I’m very glad that the meditation thoughts came at the right time for you.

      Blessings,
      Karen

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Weave the Portable Way

What do you do when you are away from your looms for a week? Portable weaving, of course. I thought about bringing my band loom, but fitting the band loom in the car turned out to be more of a hassle than it is worth. So the band loom stayed home.

Glimakra band loom with cottolin warp.

Band loom stays home.

I have my inkle loom with me instead, as well as my small tapestry frame. Steve is taking a woodcarving class from Dylan Goodson this week at the Texas Woodcarvers Guild Seminar; and while he is in class I am keeping my hands busy with portable weaving.

Woodcarving class by Dylan Goodson.

Steve beginning to shape his relief carving, following the finished example by his instructor, Dylan Goodson.

Linen inkle band.

First inkle band of the week is linen.

Cottolin inkle band warp.

Cottolin warp for the second narrow inkle band.

Cottolin inkle band.

Second inkle band almost finished.

Small tapestry on portable frame loom.

Start of a small tapestry of a little girl, derived from a picture in a children’s book.

Cottolin inkle band. Karen Isenhower

Time to put on one more inkle warp!

Woodcarver doing relief carving.

Adding more details to the relief carving. Good carving takes time and patience. Like weaving.

May you enjoy passing the time away.

Happy portable weaving,
Karen

4 Comments

  • linda says:

    I hope you find other fiber artists that have portable projects ( ie knitting) it makes the adventure more exciting and new friends I’m sure are always welcome. I have taken knitting. I’ve done sweaters of woven material , knitted the cuffs with the same yarn and machine stitched them on. My portable little project turns out to be a finished big project. I’ve also taken hand woven bands and stitched them on bought fleece or boiled wool jackets to jazz them up. Kaeen I’m sure you’re never with out something in the fiber arts and I’m sure they all are beautiful. Laughter, Peace and Joy, linda

    • Karen says:

      Hi Linda, I did make new friends; the social interaction was fun. Several of the ladies had crochet projects with them. The portable looms I brought were great conversation starters. A few people knew what an inkle loom was, but most had never seen one before.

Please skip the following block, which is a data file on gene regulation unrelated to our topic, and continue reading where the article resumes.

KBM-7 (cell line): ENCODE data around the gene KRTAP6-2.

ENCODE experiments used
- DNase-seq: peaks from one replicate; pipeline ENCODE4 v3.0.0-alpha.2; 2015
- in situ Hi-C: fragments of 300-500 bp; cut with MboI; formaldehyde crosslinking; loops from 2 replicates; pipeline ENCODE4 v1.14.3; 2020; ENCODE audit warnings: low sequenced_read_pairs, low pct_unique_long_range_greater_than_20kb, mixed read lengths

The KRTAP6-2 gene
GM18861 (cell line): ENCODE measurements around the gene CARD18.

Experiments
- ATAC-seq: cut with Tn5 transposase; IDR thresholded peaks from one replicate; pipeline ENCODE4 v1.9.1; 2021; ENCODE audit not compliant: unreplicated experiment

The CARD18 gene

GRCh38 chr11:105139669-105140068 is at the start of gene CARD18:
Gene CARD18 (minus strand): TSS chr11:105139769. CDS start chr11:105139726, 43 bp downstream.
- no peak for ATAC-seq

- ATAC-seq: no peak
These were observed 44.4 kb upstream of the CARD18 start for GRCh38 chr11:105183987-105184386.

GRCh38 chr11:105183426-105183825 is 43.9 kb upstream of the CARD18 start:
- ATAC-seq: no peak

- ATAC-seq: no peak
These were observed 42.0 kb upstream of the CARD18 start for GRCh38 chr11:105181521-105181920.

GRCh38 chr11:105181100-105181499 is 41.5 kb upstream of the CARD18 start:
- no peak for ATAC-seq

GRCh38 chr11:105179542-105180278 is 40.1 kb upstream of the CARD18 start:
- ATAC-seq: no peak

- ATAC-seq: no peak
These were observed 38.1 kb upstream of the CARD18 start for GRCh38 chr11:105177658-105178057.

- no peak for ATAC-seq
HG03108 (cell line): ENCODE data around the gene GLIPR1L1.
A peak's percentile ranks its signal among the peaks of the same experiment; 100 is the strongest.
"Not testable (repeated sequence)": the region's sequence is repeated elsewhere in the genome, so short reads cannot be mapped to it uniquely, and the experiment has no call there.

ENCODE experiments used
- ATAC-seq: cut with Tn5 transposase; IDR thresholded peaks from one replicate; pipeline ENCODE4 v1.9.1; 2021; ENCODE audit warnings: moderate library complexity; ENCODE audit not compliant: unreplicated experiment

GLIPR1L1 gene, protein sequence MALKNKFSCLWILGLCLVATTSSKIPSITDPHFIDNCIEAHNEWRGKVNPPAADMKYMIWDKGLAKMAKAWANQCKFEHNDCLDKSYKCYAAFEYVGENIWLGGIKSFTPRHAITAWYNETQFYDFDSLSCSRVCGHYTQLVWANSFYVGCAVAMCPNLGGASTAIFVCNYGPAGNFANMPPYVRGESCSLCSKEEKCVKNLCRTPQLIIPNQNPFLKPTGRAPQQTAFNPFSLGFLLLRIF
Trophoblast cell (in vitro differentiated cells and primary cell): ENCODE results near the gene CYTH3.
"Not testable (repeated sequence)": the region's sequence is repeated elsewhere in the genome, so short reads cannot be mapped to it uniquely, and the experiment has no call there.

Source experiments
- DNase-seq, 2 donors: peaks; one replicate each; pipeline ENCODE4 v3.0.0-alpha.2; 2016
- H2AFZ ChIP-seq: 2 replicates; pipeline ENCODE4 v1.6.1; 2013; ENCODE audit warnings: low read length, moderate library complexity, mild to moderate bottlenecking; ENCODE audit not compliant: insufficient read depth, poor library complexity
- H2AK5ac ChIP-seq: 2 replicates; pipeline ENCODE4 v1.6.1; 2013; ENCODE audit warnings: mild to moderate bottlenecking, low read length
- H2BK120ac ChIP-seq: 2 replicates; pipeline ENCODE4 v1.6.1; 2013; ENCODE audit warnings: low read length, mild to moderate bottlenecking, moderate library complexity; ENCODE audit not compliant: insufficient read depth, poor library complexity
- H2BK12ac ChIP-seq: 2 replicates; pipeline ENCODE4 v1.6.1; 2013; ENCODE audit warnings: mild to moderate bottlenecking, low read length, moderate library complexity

Karen

  • Kris says:

    Your bands are lovely, Karen! I’m sure you had a lot of interest with you inkle loom. People are used to seeing knitting and crochet done in public, but bring out a loom or spindle and the questions fly! Isn’t it fun?

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Tools Day: Enough Shuttles for Now

If I line up all my weaving shuttles, end to end, how far do you think they will reach? The accumulation started slowly, adding a shuttle here and there, as needed. My husband contributed to my collection by handcrafting some of the shuttles for me. “I could use a stick shuttle in such-and-such a size.” “Okay, dear,” he would say, before going out to the garage to whip up yet another yardstick shuttle for my rigid heddle loom.

Ski shuttles are for rag weaving. Boat shuttles are for almost everything else. Most of my boat shuttles are traditional Swedish shuttles. All these fascinating shuttles, such simple tools, work the wonder of weaving.

Hand-crafted walnut stick shuttles for rigid heddle loom. Mohair/silk/alpaca shawl.

Shawl woven on 32-inch rigid heddle loom, with super kid mohair/silk and baby alpaca. Smooth, handcrafted walnut stick shuttles were used for this project.

Novelty yarn woven on inkle loom.

Tapered edge on pine inkle loom shuttle helps for beating in the weft. I have been known to weave with crazy novelty yarns on my inkle loom.

Hand-carved maple band loom shuttles, and woven bands.

Maple band loom shuttles, hand-carved by my husband, *live* in a small handmade bag that hangs on the back corner of the band loom. This shaped shuttle is perfect for the tricky one-handed manipulation that is needed. If they are too smooth and polished, however, they slip right out of my hand.

Ski shuttles for rag rug weaving. This rug used 3 shuttles at a time.

My favorite ski shuttle is the beautiful cherry wood shuttle made by my husband, Steve. It helps to have several ski shuttles. The “Creative Expression” Rosepath Rag Rug used three shuttles at a time to get the gradient color effect.

Boat shuttles ready to weave.

Boat shuttles eager to weave. Do you hear them? … “Pick me”…”No, pick ME!”

A few of my favorite things. Karen Isenhower

These are a few of my favorite things. Swedish woven goods made on a Swedish loom with Swedish boat shuttles. (I’m the only thing not Swedish here.)

34 1/2 feet of weaving shuttles.

How far will my shuttles reach? 34 1/2 feet (that’s 11 1/2 yards, or 10 1/2 meters long). I ran out of room, so the last one is standing on end.

May you fascinated with things that work.

Happy Weaving,
Karen